Recent progress of glycopolymer synthesis for biomedical applications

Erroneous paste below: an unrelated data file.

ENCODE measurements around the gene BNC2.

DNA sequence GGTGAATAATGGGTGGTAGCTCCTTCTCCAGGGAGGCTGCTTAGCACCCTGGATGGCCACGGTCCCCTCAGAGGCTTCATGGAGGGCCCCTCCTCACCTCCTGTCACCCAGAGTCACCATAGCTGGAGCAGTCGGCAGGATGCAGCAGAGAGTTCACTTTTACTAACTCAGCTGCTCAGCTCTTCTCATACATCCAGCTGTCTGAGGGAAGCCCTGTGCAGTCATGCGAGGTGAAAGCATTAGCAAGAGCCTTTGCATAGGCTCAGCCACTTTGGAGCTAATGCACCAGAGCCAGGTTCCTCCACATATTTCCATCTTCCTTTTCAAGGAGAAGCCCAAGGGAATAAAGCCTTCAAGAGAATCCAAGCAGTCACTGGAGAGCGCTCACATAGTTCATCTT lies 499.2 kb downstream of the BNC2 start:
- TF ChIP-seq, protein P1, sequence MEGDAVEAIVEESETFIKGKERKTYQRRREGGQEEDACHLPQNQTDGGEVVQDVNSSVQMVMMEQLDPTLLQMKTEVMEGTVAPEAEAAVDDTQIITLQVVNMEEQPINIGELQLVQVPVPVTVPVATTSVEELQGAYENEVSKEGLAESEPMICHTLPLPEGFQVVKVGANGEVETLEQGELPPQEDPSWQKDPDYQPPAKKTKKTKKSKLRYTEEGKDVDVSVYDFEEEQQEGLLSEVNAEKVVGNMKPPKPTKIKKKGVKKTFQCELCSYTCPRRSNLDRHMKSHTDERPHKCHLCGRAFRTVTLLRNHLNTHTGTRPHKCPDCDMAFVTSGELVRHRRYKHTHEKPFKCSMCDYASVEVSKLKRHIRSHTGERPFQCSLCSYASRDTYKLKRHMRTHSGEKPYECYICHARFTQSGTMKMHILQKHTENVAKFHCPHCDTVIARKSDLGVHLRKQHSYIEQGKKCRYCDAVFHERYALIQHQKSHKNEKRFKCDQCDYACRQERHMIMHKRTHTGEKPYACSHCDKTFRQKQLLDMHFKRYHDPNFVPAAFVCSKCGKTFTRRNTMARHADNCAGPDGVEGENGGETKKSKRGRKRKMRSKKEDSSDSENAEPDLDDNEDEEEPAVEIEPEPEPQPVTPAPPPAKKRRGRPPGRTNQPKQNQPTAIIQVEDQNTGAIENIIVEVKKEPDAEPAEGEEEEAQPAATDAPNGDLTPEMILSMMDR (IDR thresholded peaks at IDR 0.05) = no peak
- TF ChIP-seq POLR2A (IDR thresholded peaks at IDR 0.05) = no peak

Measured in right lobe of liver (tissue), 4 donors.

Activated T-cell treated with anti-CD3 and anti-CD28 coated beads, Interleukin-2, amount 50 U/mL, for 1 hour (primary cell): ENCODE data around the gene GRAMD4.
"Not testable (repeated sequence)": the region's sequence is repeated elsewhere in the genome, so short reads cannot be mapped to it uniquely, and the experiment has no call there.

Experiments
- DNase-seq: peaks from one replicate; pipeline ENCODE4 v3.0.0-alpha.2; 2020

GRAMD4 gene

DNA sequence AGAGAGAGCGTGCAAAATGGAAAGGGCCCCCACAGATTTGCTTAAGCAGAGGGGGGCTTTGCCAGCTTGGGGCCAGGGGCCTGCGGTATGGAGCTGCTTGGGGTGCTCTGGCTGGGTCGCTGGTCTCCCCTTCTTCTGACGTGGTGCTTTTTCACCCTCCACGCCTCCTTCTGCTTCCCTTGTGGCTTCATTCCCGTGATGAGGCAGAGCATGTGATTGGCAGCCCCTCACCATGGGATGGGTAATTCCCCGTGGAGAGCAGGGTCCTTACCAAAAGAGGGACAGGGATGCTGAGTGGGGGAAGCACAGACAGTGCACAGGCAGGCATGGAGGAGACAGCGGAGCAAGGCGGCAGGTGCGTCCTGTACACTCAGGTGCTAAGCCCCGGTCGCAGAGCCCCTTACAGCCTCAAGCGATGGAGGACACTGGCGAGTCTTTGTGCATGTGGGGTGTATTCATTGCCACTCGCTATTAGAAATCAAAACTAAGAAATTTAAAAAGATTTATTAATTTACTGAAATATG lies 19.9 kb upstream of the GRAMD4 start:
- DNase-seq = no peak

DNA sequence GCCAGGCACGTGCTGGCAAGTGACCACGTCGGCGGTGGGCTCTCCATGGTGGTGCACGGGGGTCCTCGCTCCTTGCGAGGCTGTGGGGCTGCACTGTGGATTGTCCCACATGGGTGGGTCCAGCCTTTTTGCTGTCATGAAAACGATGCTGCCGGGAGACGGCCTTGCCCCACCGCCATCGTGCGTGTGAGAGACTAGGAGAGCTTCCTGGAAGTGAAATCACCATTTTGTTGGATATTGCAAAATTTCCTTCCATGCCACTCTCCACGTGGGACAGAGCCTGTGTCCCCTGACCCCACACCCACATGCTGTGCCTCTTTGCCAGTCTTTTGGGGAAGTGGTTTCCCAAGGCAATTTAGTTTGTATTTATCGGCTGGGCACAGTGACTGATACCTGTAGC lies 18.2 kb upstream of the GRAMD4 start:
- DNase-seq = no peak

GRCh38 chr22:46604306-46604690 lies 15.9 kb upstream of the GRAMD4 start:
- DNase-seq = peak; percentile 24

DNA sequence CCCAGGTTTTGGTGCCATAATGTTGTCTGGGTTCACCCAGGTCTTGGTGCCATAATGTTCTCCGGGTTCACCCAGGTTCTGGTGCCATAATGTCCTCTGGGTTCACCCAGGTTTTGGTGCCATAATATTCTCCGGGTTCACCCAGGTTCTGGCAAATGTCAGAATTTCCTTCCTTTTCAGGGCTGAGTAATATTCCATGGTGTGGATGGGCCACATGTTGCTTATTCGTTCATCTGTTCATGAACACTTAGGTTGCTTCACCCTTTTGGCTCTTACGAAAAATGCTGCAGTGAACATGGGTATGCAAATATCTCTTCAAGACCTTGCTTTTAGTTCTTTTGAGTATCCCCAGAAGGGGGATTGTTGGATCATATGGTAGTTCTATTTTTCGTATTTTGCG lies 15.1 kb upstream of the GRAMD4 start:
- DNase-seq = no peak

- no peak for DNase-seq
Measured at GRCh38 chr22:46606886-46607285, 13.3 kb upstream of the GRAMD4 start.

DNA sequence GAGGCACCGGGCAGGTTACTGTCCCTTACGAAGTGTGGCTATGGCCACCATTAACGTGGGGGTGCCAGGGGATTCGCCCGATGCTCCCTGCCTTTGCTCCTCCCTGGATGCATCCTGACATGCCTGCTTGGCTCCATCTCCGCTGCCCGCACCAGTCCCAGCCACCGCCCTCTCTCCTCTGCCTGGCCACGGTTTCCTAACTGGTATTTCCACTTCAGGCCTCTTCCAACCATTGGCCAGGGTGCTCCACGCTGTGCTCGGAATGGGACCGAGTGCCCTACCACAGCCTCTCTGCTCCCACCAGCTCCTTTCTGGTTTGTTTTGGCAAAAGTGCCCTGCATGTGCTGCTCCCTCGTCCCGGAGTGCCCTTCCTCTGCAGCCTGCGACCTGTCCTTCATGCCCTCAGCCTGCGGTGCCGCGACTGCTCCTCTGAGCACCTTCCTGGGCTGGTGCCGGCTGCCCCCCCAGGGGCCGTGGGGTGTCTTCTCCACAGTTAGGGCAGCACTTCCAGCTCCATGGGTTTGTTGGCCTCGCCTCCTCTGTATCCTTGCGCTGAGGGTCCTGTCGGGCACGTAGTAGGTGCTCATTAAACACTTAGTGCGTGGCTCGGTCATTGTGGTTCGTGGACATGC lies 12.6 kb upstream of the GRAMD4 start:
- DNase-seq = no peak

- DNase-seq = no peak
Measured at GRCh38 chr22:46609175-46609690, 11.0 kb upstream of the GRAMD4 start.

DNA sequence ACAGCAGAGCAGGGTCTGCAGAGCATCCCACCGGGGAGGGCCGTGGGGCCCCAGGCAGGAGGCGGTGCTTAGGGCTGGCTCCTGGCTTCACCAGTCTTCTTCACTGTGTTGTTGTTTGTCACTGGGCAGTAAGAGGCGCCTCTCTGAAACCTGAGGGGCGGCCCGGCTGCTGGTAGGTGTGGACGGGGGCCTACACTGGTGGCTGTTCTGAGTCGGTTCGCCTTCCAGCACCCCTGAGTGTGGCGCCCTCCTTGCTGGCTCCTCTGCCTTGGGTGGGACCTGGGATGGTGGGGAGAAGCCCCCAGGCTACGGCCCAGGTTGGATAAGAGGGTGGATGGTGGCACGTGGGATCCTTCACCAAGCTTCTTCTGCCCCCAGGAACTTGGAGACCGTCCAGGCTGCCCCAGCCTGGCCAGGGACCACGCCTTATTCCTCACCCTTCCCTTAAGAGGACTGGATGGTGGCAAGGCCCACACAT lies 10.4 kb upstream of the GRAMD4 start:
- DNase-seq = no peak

Glycopolymers are an important class of biomaterials which include carbohydrate moieties in their polymer structure. In addition to biological research on the interactions of glycopolymers with lectin-carbonate, glycopolymers have recently been used as a new synthetic biomaterial for direct therapeutic methods, medical adhesives, and biosensors. Thus, a comprehensive understanding of new advances in glycopolymer research is essential for the next level of biomaterial studies. This review article highlights commonly used glycopolymer synthesis methods and biomedical applications thereof. Glycopolymers can be synthesized by modern polymerization methods that can control the molecular weight, molecular weight distribution, chemical functionality, and polymer architecture. The polymerizations include free radical polymerization, atom transfer radical polymerization, reversible addition–fragmentation chain-transfer polymerization, and nitroxide-mediated polymerization. Because the carbohydrate–lectin interactions with glycopolymers are involved in many biological processes, carbohydrates containing glycopolymers are used in (1) fundamental studies to understand the specificity and strength of biological binding, (2) controllable interactions to prevent microorganism adhesion to human cells, (3) large scale bulk adhesives for medical applications, (4) biocompatible therapeutic nanoparticles, (5) direct drug delivery vehicles, and (6) precise quantitative measurement of biosensor materials that can detect physiological signals.